When Dogen speaks of “this discourse” as being a “real form” he is highlighting the fact that “a Buddha’s discourse” is a real dharma; thus, he says, “The gate of skillful means does not refer to some momentary skill.”
Therefore, by his own definition, Dogen’s Shobogenzo (a Buddha’s discourse) is not a provisional or momentary device, but a real form (dharma) in and of space and time (existence-time; uji); it is an expression of Buddha nature.
Attempting to find the “reality” of a Mozart symphony independent of the actual music would not only be delusional, it would be ridiculous. This applies equally to the “reality” of a Buddha’s discourse. Some of the most colorful expressions in Shobogenzo are those directed at views that the “words and letters” of sutras and Zen records are mere means pointing to ends apart from themselves.
Therefore, when he describes a Buddha’s discourse as “the gate of skillful means” saying that it is “the Dharma that resides in the place of Dharma” and “the form of the world as it constantly manifests,” Dogen is not only emphasizing the physical-temporal (existence-time) reality of the words and letters (of a Buddha’s discourse), but also its accessibility. The significance of this is often underscored in Shobogenzo with an allusion to one of Dogen’s favorite koans, “nothing in the whole universe is concealed.” The main point of the koan concerns the principle of nonduality; more specifically, the teaching that the “form” of something and its “nature” are not separate.
Buddhism teaches that the emptiness of things (dharmas), that is to say, their essence, is the true nature, or reality of all things – without exception. The most common formulation of this teaching states, “Form is emptiness, emptiness is form.” To simplify, “form is emptiness” means the true nature of “forms” is their emptiness of self nature; in other words, the reality of forms is their lack of independence. “Emptiness is form” means that the true nature of emptiness is its appearance as forms. The practical sense is that the “outward form” of a thing (dharma) and the “essential nature” of that thing are a unity. Thus, a “form” and its “emptiness” are coessential, neither exists independently – no form, no emptiness; no emptiness, no form. Like all simplifications, this is an over-simplification, but it suffices for our purpose here.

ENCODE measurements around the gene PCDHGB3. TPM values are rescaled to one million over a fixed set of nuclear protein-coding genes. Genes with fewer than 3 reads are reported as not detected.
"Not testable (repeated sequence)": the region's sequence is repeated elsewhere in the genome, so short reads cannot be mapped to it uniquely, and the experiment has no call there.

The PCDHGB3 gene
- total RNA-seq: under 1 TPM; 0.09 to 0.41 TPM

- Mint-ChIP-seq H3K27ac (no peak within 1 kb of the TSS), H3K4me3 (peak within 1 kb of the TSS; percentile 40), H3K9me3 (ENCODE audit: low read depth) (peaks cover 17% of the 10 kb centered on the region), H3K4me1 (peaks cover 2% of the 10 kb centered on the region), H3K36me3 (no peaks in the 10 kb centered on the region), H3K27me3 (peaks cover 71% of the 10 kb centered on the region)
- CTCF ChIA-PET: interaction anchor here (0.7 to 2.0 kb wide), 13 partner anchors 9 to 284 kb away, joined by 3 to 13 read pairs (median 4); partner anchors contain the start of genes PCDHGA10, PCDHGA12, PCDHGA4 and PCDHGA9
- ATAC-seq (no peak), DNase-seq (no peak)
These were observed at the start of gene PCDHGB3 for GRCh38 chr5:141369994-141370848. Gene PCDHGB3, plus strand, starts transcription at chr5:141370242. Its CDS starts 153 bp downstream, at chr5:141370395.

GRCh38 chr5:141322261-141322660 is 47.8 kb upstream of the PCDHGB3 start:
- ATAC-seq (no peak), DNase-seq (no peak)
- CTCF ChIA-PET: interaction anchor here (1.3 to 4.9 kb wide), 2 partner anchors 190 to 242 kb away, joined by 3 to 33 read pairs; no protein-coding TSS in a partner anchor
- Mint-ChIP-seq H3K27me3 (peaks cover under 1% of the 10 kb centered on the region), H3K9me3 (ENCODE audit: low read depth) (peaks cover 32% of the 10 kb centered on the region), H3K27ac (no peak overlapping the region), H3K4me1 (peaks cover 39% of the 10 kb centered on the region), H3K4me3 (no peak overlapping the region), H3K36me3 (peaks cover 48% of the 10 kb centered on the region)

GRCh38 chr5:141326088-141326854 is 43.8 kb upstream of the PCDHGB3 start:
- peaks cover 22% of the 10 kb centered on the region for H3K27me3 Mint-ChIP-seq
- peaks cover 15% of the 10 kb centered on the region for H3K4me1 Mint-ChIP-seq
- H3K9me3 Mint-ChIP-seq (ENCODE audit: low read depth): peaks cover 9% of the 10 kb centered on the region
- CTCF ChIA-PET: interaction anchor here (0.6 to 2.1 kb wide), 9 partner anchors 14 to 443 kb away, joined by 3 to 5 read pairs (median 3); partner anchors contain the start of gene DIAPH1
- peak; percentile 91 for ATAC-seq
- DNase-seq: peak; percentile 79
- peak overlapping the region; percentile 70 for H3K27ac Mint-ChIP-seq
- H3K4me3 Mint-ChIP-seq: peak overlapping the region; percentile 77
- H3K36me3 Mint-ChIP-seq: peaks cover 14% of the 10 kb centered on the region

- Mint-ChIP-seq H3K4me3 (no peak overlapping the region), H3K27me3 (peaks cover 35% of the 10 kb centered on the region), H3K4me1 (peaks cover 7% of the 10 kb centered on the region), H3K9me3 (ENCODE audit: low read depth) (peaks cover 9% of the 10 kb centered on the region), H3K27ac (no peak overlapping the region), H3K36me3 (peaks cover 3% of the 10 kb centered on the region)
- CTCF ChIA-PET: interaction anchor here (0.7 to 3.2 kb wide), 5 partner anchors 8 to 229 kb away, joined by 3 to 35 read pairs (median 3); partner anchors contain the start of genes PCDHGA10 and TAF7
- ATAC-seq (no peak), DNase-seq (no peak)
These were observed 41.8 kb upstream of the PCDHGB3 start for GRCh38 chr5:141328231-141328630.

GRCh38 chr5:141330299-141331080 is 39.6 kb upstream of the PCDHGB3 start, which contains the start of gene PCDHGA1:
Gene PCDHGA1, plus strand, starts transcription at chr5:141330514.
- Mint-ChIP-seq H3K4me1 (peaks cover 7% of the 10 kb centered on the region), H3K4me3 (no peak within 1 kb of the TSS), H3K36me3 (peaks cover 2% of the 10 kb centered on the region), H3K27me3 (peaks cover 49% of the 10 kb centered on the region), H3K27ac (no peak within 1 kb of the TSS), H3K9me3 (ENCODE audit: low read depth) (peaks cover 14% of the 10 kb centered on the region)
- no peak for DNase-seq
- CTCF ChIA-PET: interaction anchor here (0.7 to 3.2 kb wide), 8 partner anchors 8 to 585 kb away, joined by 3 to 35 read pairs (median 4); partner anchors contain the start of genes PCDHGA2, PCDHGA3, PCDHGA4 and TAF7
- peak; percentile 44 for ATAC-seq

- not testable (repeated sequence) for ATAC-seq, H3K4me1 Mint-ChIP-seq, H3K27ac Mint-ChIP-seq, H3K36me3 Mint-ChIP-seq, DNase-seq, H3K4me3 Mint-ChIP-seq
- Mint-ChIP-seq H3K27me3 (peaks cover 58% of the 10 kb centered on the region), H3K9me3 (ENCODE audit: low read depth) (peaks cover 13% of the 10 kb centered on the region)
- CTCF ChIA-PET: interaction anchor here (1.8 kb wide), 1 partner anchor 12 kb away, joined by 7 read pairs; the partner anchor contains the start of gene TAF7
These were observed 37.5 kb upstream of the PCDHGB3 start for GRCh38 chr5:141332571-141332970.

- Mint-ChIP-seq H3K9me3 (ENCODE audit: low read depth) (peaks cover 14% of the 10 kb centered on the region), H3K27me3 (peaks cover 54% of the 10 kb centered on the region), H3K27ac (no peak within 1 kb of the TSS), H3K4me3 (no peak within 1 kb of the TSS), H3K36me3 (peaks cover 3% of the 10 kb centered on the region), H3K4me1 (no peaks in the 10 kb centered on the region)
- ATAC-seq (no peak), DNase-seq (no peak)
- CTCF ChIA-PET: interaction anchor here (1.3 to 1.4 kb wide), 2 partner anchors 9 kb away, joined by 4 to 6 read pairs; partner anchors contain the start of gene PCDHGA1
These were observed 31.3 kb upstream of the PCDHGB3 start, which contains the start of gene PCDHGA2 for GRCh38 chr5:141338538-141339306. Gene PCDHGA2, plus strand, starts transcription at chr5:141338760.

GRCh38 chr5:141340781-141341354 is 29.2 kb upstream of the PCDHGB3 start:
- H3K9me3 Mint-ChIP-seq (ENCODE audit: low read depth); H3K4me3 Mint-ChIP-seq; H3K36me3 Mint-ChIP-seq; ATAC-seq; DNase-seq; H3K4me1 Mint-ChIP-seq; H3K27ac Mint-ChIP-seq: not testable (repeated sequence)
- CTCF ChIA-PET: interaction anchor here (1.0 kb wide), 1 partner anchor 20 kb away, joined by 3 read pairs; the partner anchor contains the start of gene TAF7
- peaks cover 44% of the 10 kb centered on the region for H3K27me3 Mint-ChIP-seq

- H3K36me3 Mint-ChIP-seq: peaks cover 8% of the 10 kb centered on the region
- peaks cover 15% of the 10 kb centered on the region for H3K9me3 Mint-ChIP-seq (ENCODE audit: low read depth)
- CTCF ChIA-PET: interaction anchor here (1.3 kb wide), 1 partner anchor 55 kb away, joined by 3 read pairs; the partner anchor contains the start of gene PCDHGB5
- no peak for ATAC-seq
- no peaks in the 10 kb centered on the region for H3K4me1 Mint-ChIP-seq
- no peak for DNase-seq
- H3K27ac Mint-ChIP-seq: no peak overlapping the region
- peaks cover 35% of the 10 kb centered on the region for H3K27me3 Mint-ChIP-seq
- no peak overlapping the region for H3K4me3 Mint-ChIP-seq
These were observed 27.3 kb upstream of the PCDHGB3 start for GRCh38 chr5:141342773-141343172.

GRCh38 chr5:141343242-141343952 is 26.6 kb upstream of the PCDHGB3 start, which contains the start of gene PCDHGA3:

The importance of being aware of the nature of this unity for understanding Shobogenzo cannot be overstated; it is a principle that is explicitly and implicitly central throughout the whole of Shobogenzo. Other than Dogen’s teaching of “nothing concealed,” just mentioned, this unity is key to his doctrines of “existence-time,” “practice-realization,” “appearance-reality,” “enlightenment-delusion,” “experience-existence,” and others.